Sharp rise in energy debt sees Australian households struggling to keep the lights on
Despite falling prices, average debt for gas and electricity rose 12%, from $897 in 2019–20 to $1,000 in 2020–21
The data reveals 182,665 households are paying off energy bills, an increase of 8,444 over the year, a trend that also reflects the impact of the Covid pandemic. Photograph: Darren England/AAP
A sharp rise in energy debt has prompted calls for government intervention as Australian households struggle to keep the lights on. Despite falling energy prices more households are struggling to pay their bills. Both the Australian Energy Regulator and social services group Acoss are calling for an overhaul in how the debt is handled after a report from AER revealed there are 248,520 households across Australia struggling to pay. According to the report released this week, the average household energy debt for gas and electricity has increased 12% from $897 in 2019–20 to $1,000 in 2020–21.
The average electricity debt for a customer upon entry into their retailer’s “hardship” program grew 21% over the same period, from $1,304 to $1,584.
The data reveals 182,665 households are currently paying off bills, an increase of 8,444 from the previous year, a trend that also reflects the impact of the Covid pandemic.
Despite growing debt, the number of customers entering “hardship” programs fell – from 72,882 to 65,855 in 2020–21, with around half of those customers still unable to keep up with their ongoing usage costs.
AER chair, Clare Savage, said retailers had an obligation to identify whether a customer was experiencing hardship and payment difficulties – so the drop in hardship program participation during the pandemic, and their effectiveness in reducing debt, was concerning.
“It’s not surprising that energy debt rose due to the effects of the Covid pandemic, and not surprising to see an increase in people on payment plans to manage their bills,” Savage said.
“But we are not out of the Covid woods yet, and with our data showing more than 262,000 people now paying off some form of energy debt, it does raise questions as to why there is a drop in the number of customers entering hardship programs.
“Residential electricity customers on hardship programs have $500 more average debt, compared to other residential customers with debt,” she said.
Angela Finch is a single mum with three kids aged 13, 9 and 4. She has $1200 worth of energy debt.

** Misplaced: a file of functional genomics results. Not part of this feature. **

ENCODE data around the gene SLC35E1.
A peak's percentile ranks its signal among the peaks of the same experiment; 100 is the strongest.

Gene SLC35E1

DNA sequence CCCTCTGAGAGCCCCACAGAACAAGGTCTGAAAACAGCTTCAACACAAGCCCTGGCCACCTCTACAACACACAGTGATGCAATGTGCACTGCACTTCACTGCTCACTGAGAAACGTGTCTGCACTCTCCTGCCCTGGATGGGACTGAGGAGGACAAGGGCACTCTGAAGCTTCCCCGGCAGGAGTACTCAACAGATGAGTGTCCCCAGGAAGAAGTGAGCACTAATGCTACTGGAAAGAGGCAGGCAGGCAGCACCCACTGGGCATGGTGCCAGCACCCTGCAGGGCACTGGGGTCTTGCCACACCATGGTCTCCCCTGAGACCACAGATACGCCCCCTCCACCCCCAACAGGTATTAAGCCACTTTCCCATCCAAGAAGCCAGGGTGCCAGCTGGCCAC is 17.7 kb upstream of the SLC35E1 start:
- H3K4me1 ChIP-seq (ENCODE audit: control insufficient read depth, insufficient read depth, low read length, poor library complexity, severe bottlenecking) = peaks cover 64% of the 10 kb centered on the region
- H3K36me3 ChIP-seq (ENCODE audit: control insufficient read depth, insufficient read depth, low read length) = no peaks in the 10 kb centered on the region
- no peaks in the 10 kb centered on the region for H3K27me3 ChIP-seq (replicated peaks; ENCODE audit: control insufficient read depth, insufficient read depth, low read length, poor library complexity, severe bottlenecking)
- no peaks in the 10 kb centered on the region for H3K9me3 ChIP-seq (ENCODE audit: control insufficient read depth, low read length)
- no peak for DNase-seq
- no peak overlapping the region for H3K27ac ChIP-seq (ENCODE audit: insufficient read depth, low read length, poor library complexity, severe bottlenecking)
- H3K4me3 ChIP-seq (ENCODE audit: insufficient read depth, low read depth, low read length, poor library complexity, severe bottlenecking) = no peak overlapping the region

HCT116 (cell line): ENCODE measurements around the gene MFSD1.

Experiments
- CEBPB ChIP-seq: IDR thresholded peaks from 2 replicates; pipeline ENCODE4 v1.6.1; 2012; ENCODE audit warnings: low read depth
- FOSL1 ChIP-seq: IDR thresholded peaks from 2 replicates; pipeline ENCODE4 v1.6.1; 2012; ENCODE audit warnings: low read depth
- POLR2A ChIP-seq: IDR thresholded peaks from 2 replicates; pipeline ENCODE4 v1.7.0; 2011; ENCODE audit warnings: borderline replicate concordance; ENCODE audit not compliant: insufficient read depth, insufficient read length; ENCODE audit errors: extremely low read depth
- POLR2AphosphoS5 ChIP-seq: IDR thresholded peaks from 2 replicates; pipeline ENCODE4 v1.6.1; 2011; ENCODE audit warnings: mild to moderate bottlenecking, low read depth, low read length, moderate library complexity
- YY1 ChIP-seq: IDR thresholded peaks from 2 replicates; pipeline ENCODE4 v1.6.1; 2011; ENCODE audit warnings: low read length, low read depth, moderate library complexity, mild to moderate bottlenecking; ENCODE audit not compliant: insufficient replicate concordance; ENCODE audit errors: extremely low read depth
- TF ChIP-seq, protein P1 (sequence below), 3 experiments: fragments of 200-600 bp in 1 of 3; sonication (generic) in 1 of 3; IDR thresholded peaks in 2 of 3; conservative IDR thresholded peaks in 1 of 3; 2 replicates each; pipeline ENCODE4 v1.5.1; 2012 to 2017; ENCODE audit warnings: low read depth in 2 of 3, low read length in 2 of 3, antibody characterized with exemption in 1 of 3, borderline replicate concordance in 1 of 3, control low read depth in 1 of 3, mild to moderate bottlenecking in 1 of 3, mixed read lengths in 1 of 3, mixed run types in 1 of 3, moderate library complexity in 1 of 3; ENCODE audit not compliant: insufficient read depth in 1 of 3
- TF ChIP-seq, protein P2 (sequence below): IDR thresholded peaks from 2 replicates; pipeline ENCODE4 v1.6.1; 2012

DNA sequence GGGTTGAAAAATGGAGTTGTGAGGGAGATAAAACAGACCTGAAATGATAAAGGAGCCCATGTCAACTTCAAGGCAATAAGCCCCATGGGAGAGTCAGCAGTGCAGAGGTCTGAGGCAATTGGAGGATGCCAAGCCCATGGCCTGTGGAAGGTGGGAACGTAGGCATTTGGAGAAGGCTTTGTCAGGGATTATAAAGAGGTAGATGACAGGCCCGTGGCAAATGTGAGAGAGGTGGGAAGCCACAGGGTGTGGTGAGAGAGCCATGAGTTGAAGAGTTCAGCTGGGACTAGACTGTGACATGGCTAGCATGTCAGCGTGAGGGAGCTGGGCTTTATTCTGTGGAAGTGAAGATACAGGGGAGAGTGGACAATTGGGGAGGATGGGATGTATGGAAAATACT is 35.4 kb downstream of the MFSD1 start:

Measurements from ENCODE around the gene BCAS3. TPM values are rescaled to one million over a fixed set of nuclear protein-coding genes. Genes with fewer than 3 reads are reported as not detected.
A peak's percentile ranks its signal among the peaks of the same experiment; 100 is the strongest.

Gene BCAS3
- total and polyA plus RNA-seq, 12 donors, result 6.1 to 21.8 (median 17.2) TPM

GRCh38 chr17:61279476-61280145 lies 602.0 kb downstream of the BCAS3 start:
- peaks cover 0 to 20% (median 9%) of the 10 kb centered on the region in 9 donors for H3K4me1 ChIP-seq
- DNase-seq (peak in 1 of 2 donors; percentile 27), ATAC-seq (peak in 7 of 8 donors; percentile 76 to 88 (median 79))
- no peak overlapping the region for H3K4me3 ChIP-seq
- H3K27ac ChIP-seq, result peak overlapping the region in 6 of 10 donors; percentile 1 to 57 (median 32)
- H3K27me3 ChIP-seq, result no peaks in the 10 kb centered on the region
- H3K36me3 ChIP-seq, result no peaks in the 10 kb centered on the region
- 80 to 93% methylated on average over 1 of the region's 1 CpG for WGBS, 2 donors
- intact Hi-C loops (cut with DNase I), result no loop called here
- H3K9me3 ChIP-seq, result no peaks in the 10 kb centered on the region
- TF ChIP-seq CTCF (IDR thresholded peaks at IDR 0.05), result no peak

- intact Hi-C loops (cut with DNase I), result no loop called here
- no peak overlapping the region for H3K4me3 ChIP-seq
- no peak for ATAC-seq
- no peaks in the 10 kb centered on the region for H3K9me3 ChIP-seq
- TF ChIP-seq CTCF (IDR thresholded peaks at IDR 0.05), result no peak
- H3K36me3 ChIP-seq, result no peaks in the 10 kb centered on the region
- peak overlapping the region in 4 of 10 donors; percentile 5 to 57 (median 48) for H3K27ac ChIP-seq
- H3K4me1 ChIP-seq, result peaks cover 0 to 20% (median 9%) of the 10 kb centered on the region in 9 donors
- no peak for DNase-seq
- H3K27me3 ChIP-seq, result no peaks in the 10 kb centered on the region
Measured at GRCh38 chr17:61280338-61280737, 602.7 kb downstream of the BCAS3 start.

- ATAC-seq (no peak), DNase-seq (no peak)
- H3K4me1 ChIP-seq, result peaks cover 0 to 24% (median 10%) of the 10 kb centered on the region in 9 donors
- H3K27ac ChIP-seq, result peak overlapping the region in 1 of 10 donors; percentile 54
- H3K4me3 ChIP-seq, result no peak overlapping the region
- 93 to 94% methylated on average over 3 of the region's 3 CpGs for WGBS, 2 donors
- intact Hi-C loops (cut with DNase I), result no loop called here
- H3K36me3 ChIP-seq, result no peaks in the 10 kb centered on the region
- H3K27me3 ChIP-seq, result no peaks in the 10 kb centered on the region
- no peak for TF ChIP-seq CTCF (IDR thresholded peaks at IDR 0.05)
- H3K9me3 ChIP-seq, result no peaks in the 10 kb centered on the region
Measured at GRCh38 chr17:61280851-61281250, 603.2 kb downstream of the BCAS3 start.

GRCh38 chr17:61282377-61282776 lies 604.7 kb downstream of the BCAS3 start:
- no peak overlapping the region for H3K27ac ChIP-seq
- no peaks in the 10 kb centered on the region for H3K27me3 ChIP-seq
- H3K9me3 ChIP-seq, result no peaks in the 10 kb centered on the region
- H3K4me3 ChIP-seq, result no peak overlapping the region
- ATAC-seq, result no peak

The debt has been accruing since she fled a violent relationship. She is on a payment plan of $55 a week, of which four dollars goes to the debt and the rest pays off the power the young family is still using.
“It’s going to be years, it’ll be a long time. I actually haven’t done the maths because I know it’ll be there forever,” Finch said.
“I do a tight budget. I had my girls’ birthdays, it’s six weeks to Christmas, and then in six weeks they go back to school. Do the math on that. It’s too depressing.”
Finch can tell you how much a kilo of minced meat costs or when the price of toilet paper went up – she rations food and plans three months in advance for Christmas and school restarting.
But she knows by the time she graduates from her social work degree and starts her new career, the family’s energy debt will hardly have a dent in it.
“It’s always in the back of your head, you don’t stop thinking about it. It’s niggling right there,” she said.
The program director of climate and energy at Acoss, Kellie Caught, said it was clear from the data that payment plans, which companies legally have to offer, weren’t helping Australians struggling.
“If you’re on jobseeker and living on $45 a day, your ability to pay down debt while you’re trying to pay the next energy bill is impossible,” Caught said.
“The data is clear, there’s been an increase of people who have been in debt for more than a year, and that level is increasing. They just can’t pay it off.”
Caught called on the federal government to offer those in serious debt $1,000 to help pay it off, which should be matched by the energy providers.
Savage said the regulator’s main priority in the next year was monitoring retailers to ensure they are identifying households in financial difficulty and offering them payment plans.
The federal energy minister, Angus Taylor, said the Morrison government was committed to ensuring retailers provided the necessary support.
“Energy costs are continuing to fall. This is good news for Australian families and small businesses,” Minister Taylor said.
“However, as providers of an essential service, it is critical that energy companies step up to deliver necessary support to any customers doing it tough.”